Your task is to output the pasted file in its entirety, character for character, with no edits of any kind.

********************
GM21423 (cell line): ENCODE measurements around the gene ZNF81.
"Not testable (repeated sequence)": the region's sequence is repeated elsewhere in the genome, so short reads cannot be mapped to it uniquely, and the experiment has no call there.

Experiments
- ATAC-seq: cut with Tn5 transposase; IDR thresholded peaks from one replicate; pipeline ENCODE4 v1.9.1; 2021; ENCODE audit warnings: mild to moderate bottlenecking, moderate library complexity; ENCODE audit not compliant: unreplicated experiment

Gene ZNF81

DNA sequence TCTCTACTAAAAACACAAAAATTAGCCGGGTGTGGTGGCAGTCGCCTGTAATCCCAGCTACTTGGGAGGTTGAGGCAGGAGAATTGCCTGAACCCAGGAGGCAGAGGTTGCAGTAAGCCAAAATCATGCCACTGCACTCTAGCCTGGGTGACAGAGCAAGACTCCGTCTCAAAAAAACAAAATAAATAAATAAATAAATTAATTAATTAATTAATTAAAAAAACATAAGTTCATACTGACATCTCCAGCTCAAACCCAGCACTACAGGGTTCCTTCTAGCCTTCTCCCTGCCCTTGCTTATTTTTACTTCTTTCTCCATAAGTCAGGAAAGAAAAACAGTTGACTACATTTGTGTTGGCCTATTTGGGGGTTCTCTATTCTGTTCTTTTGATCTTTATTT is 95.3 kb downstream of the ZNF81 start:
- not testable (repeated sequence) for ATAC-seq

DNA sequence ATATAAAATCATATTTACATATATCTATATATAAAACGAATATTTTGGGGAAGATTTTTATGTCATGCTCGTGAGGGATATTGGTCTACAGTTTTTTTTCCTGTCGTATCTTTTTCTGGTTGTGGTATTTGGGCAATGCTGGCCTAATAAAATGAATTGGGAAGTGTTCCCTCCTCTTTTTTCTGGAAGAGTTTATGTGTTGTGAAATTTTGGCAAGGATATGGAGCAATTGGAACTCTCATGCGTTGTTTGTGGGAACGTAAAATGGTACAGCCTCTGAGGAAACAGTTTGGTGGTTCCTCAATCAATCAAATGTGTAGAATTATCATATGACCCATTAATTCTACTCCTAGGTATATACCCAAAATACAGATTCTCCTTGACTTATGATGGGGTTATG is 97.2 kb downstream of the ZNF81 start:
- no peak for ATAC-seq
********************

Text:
GM21423 (cell line): ENCODE measurements around the gene ZNF81.
"Not testable (repeated sequence)": the region's sequence is repeated elsewhere in the genome, so short reads cannot be mapped to it uniquely, and the experiment has no call there.

Experiments
- ATAC-seq: cut with Tn5 transposase; IDR thresholded peaks from one replicate; pipeline ENCODE4 v1.9.1; 2021; ENCODE audit warnings: mild to moderate bottlenecking, moderate library complexity; ENCODE audit not compliant: unreplicated experiment

Gene ZNF81

DNA sequence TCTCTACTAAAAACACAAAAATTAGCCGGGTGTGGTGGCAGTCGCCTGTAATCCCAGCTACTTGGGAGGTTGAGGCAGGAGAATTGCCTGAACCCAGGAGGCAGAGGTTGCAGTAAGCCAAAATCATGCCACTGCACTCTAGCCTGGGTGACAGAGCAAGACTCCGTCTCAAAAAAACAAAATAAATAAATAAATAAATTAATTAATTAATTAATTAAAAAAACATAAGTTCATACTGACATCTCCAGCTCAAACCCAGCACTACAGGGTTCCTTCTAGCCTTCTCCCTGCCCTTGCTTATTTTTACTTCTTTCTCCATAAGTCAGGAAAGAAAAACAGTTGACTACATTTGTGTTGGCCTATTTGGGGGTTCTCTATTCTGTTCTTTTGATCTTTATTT is 95.3 kb downstream of the ZNF81 start:
- not testable (repeated sequence) for ATAC-seq

DNA sequence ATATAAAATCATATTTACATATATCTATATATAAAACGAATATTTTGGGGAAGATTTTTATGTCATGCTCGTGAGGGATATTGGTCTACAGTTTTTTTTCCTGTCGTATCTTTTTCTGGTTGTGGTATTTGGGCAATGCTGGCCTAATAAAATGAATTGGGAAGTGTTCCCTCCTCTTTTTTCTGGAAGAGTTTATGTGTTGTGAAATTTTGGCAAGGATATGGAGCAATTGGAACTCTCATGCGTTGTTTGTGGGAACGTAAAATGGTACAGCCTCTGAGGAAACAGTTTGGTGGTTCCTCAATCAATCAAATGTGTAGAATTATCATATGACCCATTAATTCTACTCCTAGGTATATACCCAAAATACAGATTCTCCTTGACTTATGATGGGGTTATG is 97.2 kb downstream of the ZNF81 start:
- no peak for ATAC-seq